You are currently viewing MIKE TAYLOR: Greenville Makes Me Nice

MIKE TAYLOR: Greenville Makes Me Nice

Living in a small town has made me a better person. It’s not that I wanted to be a better person; I did not do it. When I came to Greenville over ten years ago, I was happy just the way I was.

But little by little, this city has done its will on me and the person I am today is no longer the person I was so many years ago.

That Mike Taylor was an arrogant, self-righteous jerk. Yeah, yeah, I know, I’m still an arrogant, self-righteous jerk. The difference is that I realize it now.

I moved here from Detroit during the last big recession. I had done a lot of freelance writing; newspapers, magazines, online publications. It was boring. I could have lived on that part, but the money coming in was still less than the minimum required by my monastic and Buddhist lifestyle.

I could have worked harder and made more money, but I am, by nature, lazy. Hard work and I’m not on good terms.

Anyway, I came here from Detroit when the Daily News offered me a job that met my minimum loot requirements and a job that was mostly interesting. I looked forward to going to the office every day. Almost every day. Well, once in a while. Thing is, I didn’t hate it, which is more than most can say about their work.

The newspaper was fine. I liked the staff, the boss, the fact that colleagues often brought donuts. I wasn’t crazy about where my office was, but only because everyone could see my laptop screen and therefore knew when I was watching YouTube videos instead of working. (It’s liberating, the things you can own when you retire!)

But I digress. Often.

What I mean is that it took me a long time to readapt my personality to small town life. At first, I didn’t even realize an adjustment was necessary. I blissfully continued day after day being the same arrogant jerk I had always been.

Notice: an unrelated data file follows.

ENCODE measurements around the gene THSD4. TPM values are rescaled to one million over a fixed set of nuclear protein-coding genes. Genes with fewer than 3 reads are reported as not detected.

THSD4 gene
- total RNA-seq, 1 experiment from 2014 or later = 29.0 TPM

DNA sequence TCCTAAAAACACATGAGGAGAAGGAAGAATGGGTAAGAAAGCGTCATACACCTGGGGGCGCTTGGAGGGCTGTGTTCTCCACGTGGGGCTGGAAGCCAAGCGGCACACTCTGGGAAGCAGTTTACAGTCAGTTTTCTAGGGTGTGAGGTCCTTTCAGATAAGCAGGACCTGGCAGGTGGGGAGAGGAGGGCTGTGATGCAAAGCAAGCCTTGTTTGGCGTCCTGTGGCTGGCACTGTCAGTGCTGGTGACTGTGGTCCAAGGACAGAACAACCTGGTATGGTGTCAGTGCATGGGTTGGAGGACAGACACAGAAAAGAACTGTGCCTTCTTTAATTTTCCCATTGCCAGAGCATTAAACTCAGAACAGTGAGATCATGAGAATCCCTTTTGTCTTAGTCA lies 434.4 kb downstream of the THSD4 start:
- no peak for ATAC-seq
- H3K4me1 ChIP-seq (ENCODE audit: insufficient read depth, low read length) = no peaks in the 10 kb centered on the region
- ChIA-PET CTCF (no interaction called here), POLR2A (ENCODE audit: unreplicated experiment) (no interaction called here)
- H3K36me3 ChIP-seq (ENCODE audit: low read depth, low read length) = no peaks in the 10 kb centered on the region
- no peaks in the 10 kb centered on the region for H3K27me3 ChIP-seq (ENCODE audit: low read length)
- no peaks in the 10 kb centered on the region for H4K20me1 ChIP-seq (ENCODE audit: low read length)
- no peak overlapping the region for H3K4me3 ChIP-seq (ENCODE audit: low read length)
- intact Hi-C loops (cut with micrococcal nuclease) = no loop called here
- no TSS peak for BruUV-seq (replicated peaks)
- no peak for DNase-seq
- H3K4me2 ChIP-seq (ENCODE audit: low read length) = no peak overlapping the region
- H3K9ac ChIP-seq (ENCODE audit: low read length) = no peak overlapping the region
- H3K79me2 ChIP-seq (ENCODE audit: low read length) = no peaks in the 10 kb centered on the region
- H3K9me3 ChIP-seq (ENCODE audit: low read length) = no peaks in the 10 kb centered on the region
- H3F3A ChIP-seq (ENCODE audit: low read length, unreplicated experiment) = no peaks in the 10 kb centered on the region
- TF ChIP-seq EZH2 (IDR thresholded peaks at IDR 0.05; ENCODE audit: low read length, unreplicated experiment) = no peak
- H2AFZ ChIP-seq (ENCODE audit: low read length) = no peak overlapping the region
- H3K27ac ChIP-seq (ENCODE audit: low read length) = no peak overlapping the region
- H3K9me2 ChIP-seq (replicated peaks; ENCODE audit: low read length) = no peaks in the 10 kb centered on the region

If someone cut me off in traffic, I’d favor them with the same one-finger salute I’ve been using since I discovered it in second grade. If it was summer and the car windows were down, I’d also inflict the other driver with the esteemed profanity shootout I’ve been perfecting since before I even learned the one-finger salute.

I did it in Detroit all the time. In fact, I can’t imagine navigating Telegraph Road or the John R without a generous sprinkling of offensive words and gestures.

In Detroit, that’s not a problem. Because in Detroit, you’re unlikely to see the recipient of your verbal tirade again. Nearly 700,000 people live there.

Of course, Detroit being Detroit, there’s at least a chance of a moving altercation going from words to bullets, but it doesn’t happen as often as people think.

In Greenville, however, the reckless driver you loudly call (insert your favorite profanity here) is likely to deliver your mail the next day, cut your hair, or take your temperature at the doctor’s office. And you can rest assured that he will remember you without any affection.

This is because there are only about 8,500 souls living here. That seems like a lot, but it’s not. In a small town, anonymity is certainly not guaranteed.

By the time I started to realize I had a problem, I had managed to anger and offend the city manager, several local officials and school board members, the Walmart front desk, the woman who takes appointments for my doctor’s office and the girl I was dating at the time.

All those people I would end up seeing again and again (except the girl I was dating, she moved on). And every time I did, I felt embarrassed. No one wants to be known as an arrogant jerk, not even me.

So I practiced keeping my mouth shut, counting to ten, keeping both hands on the wheel, and pretending to be a decent, civilized human being. It’s one of those “fake it until you make it” things.

At this rate, in about 10 years, I could be a really nice guy. I have Greenville to thank for that.


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